7 Reasons Why Every Pen Tester Should Attain the EC-Council Certified Security Analyst Credential!

Do you want to be a pen tester? Are you an ethical hacker, C|EH certified, and looking to upgrade? Then, EC-Council Certified Security Analyst (ECSA) credential is just what you need. Being a security analyst involves performing pen tests, writing customized hacking codes, scanning networks, and being proficient in the latest hacking tools. With cybercrime on the rise, industry giants are making their best effort to embrace cybersecurity. In the dawn of the significance of security, pen testing has become a very crucial and significant job role.

Unlike other pentesting programs that teach you a generic kill chain methodology, ECSA covers comprehensive methodologies to accommodate various pentesting requirements across different verticals.

Let us see how ECSA credential will benefit current and aspiring pen testers

  1. Methodological Approach to Pen Testing

C|EH is all about techniques and tools while the ECSA takes those tools and techniques and applies them to various methodologies.

It builds on your knowledge of exploiting tools and techniques taught in the C|EH. The program represents a set of distinguishable methodologies to pen testing, such as the open-source intelligence methodology, social engineering pentesting methodology, network pentesting methodology—external, internal, and perimeter devices, web application pentesting methodology, database pentesting methodology, wireless pentesting methodology, and cloud pentesting methodology.

Backed by comprehensive tools and methodologies, ECSA serves as a credential that defines security analyst as per industry standards.

  1. Maps to NICE Framework 2.0

ECSA is mapped to NICE Framework’s Analyze (AN) and Collect and Operate (CO) specialty area. NICE framework defines the credentials that are required for specific job roles in the industry. The ECSA is mapped to two specialties of the NICE framework which itself defines the credibility of the program with reference to specific job roles.

  1. Updated with Social Engineering Pen Testing

With the dramatic increase of attacks being initiated via social engineering, hackers are employing various social engineering ways to target victims and successfully penetrate even the robust of networks [1]. The ECSA has been updated with the latest pentesting tools and technologies related to social engineering to ensure that the training program remains updated with the changing times.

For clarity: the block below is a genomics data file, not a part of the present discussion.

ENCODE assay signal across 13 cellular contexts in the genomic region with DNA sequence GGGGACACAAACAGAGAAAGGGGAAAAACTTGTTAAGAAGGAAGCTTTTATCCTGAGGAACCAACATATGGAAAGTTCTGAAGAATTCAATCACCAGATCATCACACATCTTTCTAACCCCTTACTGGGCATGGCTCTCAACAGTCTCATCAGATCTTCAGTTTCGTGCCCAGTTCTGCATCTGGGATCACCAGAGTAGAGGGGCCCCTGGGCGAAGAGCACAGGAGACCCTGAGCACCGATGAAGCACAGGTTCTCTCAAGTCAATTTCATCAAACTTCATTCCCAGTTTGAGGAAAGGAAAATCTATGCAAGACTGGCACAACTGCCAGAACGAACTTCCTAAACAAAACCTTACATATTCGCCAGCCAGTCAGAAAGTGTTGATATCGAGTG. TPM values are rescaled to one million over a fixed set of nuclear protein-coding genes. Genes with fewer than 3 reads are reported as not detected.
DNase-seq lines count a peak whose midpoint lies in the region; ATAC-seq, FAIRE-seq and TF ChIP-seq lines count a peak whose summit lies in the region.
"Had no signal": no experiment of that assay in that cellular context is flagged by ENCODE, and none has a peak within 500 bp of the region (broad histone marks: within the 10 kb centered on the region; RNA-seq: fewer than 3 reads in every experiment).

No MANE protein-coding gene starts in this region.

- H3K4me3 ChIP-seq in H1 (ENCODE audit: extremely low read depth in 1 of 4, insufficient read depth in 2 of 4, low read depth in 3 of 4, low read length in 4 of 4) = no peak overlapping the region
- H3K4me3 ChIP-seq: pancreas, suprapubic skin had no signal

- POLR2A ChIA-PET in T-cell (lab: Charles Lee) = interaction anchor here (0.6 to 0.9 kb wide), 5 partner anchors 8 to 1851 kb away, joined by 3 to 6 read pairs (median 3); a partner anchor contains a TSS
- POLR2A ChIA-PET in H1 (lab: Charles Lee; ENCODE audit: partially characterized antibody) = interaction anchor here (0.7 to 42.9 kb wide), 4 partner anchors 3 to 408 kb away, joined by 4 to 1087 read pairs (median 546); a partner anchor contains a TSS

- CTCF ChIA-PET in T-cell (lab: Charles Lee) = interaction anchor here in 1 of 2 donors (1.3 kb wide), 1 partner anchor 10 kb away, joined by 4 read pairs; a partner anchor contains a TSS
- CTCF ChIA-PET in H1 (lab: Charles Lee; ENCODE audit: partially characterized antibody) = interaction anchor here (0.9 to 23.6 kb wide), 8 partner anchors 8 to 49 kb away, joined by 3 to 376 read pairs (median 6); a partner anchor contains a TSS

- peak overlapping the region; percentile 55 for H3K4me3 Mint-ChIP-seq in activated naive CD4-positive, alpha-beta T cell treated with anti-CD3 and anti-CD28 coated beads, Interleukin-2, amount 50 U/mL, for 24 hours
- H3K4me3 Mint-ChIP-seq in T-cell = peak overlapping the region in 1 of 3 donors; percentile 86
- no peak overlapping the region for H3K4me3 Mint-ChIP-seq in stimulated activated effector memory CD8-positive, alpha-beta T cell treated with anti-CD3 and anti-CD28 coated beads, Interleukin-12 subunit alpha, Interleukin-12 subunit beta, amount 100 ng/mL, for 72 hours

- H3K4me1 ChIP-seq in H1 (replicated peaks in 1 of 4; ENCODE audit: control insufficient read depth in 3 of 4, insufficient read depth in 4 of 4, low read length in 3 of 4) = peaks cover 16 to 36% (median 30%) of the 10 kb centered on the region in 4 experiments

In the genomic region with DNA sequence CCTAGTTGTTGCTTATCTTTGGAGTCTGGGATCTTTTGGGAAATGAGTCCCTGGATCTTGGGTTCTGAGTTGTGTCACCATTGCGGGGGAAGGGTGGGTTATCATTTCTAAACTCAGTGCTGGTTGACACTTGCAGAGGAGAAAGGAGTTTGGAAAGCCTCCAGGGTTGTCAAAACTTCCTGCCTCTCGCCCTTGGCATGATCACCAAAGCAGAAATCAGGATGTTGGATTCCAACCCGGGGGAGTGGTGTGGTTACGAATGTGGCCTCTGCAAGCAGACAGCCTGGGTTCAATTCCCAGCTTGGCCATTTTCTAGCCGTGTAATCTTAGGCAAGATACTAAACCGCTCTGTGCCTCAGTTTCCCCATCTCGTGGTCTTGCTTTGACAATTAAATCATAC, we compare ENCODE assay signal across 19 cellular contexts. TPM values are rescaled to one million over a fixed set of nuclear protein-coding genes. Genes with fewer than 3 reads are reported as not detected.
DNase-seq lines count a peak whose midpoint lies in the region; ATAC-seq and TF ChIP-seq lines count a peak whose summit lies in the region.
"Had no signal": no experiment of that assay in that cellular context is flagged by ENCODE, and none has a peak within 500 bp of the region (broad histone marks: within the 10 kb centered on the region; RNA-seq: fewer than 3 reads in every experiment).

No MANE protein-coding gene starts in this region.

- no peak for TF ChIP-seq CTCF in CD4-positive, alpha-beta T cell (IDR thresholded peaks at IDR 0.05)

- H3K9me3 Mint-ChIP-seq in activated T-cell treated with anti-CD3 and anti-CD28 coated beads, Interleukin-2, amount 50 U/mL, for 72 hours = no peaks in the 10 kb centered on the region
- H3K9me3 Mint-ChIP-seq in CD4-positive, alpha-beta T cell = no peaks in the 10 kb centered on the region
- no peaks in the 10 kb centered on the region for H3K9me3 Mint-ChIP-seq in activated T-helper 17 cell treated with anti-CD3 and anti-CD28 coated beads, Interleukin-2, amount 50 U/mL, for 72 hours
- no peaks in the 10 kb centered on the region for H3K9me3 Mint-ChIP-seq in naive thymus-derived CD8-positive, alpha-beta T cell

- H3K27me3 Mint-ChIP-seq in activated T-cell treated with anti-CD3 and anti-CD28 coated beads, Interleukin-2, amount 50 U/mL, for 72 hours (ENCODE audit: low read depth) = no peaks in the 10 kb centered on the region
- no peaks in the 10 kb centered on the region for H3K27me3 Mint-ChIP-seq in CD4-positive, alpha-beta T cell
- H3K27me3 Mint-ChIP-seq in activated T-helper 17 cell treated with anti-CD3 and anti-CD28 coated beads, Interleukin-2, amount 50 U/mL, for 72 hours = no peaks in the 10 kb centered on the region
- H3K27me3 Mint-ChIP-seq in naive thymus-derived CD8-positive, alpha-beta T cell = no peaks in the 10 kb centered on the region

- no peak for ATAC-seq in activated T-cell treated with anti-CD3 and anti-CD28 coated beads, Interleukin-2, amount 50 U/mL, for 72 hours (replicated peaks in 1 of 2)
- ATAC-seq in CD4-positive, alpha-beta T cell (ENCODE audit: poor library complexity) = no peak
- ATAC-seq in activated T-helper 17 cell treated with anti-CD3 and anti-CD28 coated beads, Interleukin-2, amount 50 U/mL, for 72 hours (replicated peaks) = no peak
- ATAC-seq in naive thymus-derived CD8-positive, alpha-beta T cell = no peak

1. Hands-on Lab Practice and iLabs Cyber Range

ECSA course is based on a practical approach, and therefore, it consists of many practical sessions. The labs and exercises cover real-time scenarios and thus prepare you to deal with challenges that you may face when performing a pen test. Extensive practice is the only way to strengthen the skills learnt and speed up the pentesting process even in the critical unfamiliar attacks. Along with regular lab practice, EC-Council also offers iLabs, which gives the experience of a virtual real-time hacking and pen test over large verticals. iLabs is a round-the-clock accessible platform that allows to practice skills in a safe and fully functional network.

  1. Blend of Manual and Automated Pentesting Tools

With the advancement in automation technology, pentesting tools are also being updated. The latest pentesting programs concentrate on advanced automated tools, but specific pen tests, such as logic test, require human intervention and cannot be dependent on automated tools only. ECSA curriculum covers various automated as well as manual pentesting tools and teaches you to explore individually and in a diverse, sophisticated combination.

  1. Encourages Strong Report Writing Skills

A report is the only evidence that proves that pen test has been performed; it also indicates the outcomes and suggestions on incident response management. Therefore, the test report should be drafted in detail, listing the found vulnerabilities. Considering the importance of writing skills, ECSA has a dedicated module that concentrates on the drafting of an effective pen test report depending on the target audience. Topics like the dos and don’ts of a professional test report, describing vulnerabilities, incident response applicability, and much more, can be practiced properly.

  1. Standard Templates for Quick Reference

In addition to giving you a credential, ECSA is accompanied by a bunch of standard templates, which are of great help during a pen test. The templates can be referred to during the scoping and engagement processes or while collecting and reporting test results.

Security analysts, security engineers, firewall administrators, pen testers, system administrators, ethical hackers, and so on can become an ECSA. The course encapsulates 40 h of online class training apart from practical sessions. If you are looking to be a pen tester, then visit our website for more details: https://www.eccouncil.org/programs/certified-security-analyst-ecsa/



Editor's Note:
Reviewed by Georg Grabner, Managing Partner at IonIT B.V. and David Kosorok, Director, Application security at Align Technology
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